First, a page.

The normal growth and development of facial soft tissues from 6 years to adulthood has been studied by the 3D computerized mesh diagram analysis. The analysis allows independent quantifications of size and shape modifications both between different age groups, and between males and females. Normal age-related and sex-related references are provided. The three-dimensional facial morphometry method has been used for the collection of the x, y, z coordinates of 22 soft tissue landmarks in 2023 examinations performed on 1157 healthy white children and adolescents between 6 and 17 years of age and 191 young adults. The method detects the three-dimensional coordinates of retroreflective, wireless markers positioned on selected facial landmarks using two charge-coupled device cameras working in the infrared field. For each sex and age class, mean values were computed, and a standardized mesh of equidistant horizontal, vertical, and anteroposterior lines was consequently constructed. Within each age group, male meshes were superimposed on female meshes. Moreover, within each sex, the adult reference mesh was superimposed on the reference mesh of each age group. The global (size plus shape) difference was then evaluated by the calculation of the relevant displacement vectors for each soft tissue landmark. A global difference factor was calculated as the sum of the modules of all the displacement vectors. Consequently, a size normalization was performed, and the shape difference (size standardized) was then evaluated by the calculation of new relevant displacement vectors for each landmark, as well as a shape-global difference factor. When compared to the young adult situation, the largest child discrepancies were found in the soft tissue profile. After size standardization, shape differences were found in the forehead, nose, and chin. The soft tissue facial dimensions of boys and girls grow with similar characteristics and at the same rate between 6 and 11 years of age, but showed different patterns after this age. Within each age class, most of the sex-related differences were dimensional discrepancies that were corrected after size standardization. Nevertheless, before adolescence even these size differences were limited. On average, male faces had a larger forehead, longer and more vertical nose, more inferior and posterior gonia, more inferior and prominent lips, and a larger mouth than female faces of corresponding age.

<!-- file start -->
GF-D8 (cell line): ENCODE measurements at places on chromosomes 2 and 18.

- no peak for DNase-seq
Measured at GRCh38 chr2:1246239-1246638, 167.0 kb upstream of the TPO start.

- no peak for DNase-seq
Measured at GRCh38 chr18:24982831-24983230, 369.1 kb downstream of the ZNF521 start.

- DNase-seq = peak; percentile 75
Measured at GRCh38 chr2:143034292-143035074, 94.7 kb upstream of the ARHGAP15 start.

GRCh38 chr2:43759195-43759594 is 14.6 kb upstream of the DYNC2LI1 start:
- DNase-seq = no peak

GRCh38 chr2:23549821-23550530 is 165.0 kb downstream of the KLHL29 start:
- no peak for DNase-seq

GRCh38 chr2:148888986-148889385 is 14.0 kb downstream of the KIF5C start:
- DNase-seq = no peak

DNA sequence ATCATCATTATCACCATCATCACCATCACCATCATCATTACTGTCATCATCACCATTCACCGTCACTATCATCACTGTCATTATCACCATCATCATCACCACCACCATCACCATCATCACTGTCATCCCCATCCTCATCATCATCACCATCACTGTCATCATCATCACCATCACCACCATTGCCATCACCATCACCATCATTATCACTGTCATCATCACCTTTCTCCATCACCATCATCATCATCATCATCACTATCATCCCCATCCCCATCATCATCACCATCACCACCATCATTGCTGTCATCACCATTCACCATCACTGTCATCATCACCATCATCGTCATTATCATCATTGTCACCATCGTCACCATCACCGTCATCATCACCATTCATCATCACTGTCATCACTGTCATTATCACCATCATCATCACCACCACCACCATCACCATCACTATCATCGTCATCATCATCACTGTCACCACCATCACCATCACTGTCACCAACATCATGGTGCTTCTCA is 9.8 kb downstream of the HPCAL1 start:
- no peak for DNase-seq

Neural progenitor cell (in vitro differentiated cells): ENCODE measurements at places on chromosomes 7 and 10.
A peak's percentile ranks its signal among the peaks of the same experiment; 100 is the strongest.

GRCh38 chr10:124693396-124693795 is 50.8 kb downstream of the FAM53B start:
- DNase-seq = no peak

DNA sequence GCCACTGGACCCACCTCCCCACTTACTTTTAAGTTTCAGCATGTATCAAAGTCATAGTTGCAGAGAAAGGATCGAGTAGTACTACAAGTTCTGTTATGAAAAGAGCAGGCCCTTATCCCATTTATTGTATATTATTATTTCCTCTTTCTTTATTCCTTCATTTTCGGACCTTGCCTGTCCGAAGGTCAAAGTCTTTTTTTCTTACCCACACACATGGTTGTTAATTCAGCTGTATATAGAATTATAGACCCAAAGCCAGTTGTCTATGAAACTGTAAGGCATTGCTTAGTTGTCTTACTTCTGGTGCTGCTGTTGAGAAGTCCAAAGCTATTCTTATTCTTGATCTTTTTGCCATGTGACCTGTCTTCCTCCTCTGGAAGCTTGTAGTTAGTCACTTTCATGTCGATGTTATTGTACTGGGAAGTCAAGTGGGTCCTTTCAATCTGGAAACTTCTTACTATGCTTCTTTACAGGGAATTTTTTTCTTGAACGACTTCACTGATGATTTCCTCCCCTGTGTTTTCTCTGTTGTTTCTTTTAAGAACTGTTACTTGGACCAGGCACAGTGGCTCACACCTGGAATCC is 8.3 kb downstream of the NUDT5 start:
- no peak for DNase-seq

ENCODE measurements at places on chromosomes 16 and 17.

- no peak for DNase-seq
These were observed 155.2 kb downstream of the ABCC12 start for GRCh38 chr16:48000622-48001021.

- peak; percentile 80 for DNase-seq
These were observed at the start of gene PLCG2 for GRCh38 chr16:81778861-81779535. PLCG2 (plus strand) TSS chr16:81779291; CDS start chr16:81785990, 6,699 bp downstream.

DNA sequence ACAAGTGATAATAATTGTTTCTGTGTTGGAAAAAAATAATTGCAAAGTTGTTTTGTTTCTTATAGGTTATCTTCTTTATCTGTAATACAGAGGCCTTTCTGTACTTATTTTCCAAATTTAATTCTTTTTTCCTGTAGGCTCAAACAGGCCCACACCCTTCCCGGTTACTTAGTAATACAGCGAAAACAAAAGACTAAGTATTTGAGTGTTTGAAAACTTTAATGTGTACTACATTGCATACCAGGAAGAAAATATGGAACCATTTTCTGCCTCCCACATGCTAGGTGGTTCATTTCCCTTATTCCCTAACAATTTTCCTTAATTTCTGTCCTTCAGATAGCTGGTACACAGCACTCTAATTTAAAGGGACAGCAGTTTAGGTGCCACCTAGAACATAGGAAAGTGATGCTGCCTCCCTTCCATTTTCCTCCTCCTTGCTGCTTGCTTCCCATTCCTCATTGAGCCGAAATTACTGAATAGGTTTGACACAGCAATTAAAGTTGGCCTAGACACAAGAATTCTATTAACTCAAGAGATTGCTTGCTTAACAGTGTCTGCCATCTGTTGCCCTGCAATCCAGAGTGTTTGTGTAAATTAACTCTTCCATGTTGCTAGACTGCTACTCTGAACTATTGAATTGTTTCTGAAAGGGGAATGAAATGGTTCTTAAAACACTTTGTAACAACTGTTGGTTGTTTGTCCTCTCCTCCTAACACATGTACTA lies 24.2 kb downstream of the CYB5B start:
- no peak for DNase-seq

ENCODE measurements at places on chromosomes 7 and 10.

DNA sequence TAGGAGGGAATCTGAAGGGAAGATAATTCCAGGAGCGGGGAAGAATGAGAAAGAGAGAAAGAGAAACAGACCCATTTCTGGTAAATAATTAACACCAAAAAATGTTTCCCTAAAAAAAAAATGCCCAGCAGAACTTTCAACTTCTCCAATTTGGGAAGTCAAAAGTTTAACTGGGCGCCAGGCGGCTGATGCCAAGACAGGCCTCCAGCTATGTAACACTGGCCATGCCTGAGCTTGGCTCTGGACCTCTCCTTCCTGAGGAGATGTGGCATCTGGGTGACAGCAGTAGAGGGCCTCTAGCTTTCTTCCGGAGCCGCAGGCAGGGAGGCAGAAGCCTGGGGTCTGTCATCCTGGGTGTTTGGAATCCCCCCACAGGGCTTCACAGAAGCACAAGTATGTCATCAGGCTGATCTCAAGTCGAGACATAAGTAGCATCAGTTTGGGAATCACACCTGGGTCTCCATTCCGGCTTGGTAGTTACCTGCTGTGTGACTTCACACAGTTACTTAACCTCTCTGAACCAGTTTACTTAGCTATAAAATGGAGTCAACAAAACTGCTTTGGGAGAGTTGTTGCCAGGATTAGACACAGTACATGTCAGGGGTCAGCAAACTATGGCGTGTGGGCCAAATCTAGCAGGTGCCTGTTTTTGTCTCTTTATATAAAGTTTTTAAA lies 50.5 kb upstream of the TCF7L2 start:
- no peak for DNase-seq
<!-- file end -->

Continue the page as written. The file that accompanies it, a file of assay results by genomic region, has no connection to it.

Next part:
|Number of pages||14|
|Journal||American Journal of Orthodontics and Dentofacial Orthopedics|
|Publication status||Published - Aug 1999|
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